- Associated Press - Thursday, June 2, 2011

VANCOUVER, BRITISH COLUMBIA (AP) - The Vancouver Canucks don’t understand the big fuss about a little bite.

Neither did the NHL.

Vancouver forward Alex Burrows avoided a suspension in the Stanley Cup finals Thursday when league officials decided they couldn’t prove he deliberately bit the finger of Boston’s Patrice Bergeron during the Canucks‘ series-opening 1-0 victory.

Although the Bruins weren’t terribly happy about NHL disciplinarian Mike Murphy’s decision, both teams realize they’ve got bigger issues than the after-the-whistle shenanigans that happen constantly in the NHL, particularly under playoff intensity.

After all, players have been biting, gouging, facewashing, elbowing, grabbing, spearing _ and don’t forget punching _ since probably the first period of the first game after Canada invented hockey.

“That’s how French guys say hello to one another,” joked Alexandre Bolduc, who centered the Canucks‘ fourth line in Game 1. “You want to show respect, you put your fingers in someone’s mouth.”

Daniel and Henrik Sedin were relieved that such a silly incident didn’t sideline their linemate early in what’s shaping up as a gritty, goalie-dominated series heading into Game 2 on Saturday night.

Roberto Luongo shut out the Bruins with 36 saves, and Boston’s Tim Thomas matched him in a penalty-plagued game featuring six power plays for each team. Raffi Torres finally scored with 18.5 seconds to play, giving Vancouver a series-opening victory and the accompanying 77 percent historic probability of winning its first Stanley Cup title.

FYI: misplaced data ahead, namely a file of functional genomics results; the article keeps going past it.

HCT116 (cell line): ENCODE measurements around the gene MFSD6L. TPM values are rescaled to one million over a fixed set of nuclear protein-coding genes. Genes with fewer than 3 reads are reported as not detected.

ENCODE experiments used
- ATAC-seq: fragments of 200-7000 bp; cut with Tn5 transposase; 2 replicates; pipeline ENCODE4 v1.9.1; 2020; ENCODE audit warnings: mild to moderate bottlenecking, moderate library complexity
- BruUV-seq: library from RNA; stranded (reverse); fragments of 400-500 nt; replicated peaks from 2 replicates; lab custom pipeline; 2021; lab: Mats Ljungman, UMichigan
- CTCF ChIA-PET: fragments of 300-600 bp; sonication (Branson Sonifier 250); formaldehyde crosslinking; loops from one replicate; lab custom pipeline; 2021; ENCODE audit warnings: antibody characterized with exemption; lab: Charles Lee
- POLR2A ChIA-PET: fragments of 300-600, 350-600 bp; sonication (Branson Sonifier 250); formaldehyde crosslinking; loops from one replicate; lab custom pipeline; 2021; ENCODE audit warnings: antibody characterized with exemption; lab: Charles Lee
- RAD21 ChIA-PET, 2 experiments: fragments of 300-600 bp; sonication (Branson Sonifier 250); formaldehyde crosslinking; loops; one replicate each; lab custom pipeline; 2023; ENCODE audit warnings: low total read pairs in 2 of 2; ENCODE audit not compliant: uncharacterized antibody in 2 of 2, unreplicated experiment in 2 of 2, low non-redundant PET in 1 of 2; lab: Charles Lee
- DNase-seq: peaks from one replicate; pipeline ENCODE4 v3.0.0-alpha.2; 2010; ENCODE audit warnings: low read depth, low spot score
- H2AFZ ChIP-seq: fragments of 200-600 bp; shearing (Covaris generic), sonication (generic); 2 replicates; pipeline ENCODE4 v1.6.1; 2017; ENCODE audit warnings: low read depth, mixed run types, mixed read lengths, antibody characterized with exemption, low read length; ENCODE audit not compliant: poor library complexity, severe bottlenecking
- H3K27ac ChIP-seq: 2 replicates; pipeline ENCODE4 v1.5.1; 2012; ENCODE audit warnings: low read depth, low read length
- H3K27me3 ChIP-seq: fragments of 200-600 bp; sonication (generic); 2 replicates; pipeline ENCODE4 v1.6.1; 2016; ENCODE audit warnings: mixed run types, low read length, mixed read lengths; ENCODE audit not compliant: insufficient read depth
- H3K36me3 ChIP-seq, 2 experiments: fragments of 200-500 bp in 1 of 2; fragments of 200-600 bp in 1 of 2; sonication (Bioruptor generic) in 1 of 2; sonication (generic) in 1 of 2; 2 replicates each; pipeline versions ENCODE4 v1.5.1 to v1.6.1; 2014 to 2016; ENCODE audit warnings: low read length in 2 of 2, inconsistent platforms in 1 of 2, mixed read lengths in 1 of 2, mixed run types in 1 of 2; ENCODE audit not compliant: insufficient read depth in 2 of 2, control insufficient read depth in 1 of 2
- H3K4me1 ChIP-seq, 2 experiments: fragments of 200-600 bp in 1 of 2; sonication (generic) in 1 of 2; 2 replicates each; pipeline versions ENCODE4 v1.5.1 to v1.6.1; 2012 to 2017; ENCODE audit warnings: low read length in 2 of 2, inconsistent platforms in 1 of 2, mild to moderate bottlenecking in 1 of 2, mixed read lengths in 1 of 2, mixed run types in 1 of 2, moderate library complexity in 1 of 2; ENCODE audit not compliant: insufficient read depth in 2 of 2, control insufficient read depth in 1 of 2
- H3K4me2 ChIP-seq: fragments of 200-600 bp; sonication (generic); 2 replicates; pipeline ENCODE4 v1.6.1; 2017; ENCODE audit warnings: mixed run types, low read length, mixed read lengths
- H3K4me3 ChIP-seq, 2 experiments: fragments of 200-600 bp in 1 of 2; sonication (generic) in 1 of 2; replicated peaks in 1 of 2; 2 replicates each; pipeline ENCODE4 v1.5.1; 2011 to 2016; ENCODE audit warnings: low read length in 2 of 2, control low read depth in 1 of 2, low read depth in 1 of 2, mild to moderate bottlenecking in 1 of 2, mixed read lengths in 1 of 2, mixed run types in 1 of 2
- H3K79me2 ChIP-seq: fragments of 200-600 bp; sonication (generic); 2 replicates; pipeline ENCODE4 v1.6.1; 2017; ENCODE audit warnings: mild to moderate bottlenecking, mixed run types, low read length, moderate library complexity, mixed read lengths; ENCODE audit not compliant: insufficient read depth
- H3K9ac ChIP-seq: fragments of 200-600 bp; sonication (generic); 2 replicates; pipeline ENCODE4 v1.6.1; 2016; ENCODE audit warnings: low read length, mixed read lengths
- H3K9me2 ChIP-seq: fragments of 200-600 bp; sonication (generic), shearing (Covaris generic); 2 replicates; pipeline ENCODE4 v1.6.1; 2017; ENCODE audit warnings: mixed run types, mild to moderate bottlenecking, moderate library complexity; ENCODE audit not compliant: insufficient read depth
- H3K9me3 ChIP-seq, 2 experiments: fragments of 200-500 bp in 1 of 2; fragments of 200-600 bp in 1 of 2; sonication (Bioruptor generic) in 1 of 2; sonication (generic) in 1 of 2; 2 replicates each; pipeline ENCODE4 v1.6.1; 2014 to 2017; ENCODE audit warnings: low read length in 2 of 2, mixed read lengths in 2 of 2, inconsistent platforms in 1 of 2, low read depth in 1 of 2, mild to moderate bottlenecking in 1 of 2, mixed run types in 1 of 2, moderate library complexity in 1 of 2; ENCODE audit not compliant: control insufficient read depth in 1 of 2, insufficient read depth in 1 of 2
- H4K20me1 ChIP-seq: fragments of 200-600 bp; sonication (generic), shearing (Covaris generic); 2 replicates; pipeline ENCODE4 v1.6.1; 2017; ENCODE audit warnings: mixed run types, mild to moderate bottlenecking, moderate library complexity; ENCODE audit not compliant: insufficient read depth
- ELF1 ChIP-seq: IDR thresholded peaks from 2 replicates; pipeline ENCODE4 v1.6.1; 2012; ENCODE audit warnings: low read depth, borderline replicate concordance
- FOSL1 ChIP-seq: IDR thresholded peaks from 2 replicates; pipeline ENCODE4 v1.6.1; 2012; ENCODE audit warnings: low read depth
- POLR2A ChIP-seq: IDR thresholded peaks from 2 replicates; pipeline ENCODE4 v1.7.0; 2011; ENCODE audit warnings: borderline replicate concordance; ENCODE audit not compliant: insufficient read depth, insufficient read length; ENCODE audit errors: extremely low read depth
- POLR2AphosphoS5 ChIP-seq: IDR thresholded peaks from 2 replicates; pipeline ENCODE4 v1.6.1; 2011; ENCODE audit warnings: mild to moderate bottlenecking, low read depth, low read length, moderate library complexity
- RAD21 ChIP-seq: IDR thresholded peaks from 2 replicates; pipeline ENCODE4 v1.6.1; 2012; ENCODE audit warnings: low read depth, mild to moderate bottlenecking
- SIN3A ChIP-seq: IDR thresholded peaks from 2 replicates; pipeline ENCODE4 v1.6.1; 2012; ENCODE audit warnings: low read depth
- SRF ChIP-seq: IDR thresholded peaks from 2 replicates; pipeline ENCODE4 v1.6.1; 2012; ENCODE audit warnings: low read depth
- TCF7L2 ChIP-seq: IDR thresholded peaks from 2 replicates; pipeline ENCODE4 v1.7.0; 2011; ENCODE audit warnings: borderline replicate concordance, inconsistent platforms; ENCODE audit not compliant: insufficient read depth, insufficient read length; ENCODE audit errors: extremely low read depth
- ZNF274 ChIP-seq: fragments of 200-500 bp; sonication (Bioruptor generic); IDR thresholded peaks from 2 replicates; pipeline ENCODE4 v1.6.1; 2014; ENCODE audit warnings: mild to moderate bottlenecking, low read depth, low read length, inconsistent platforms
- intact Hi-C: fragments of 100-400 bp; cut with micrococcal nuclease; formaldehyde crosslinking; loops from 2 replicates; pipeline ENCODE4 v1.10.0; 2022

“We need him out there,” said NHL scoring champion Daniel Sedin, who took eight shots without a goal in Game 1. “He plays in every situation. Big part of this team. Obviously, we’re happy to have him inside the rink.”

Burrows wasn’t made available to reporters after the Canucks‘ light practice Thursday at the University of British Columbia. The Bruins refused to get indignant about the NHL’s decision, with Boston coach Claude Julien cautioning his players against whining about a single play in a chippy game.

“I’m over it,” Bergeron said Thursday after the Bruins’ workout. “I’m looking forward to the next game. We’ve got to get back in the series. Like I said last night, it’s the league’s decision, and I’ve got to let them make it. … I don’t want to whine about that stuff. I don’t care.”

After the game, Bergeron declared Burrows had bitten him while they scuffled after the first-period buzzer, even showing his bandaged right index finger and saying he planned to take antibiotics.

In the television replay that seemingly played on an infinite loop in Vancouver’s bars and restaurants Wednesday night, Bergeron’s gloved right index finger sure appeared to go into Burrows‘ mouth. Bergeron claimed Burrows then bit down on him, but Burrows denied it.

“It’s too bad that something like that has to happen in the Stanley Cup finals,” Julien said. “I think there’s better ways of resolving issues than getting to that.”

Bergeron scoffed at the notion he had deliberately put his finger in Burrows‘ mouth. Both players had their gloves in each other’s face at different points of the scuffle.

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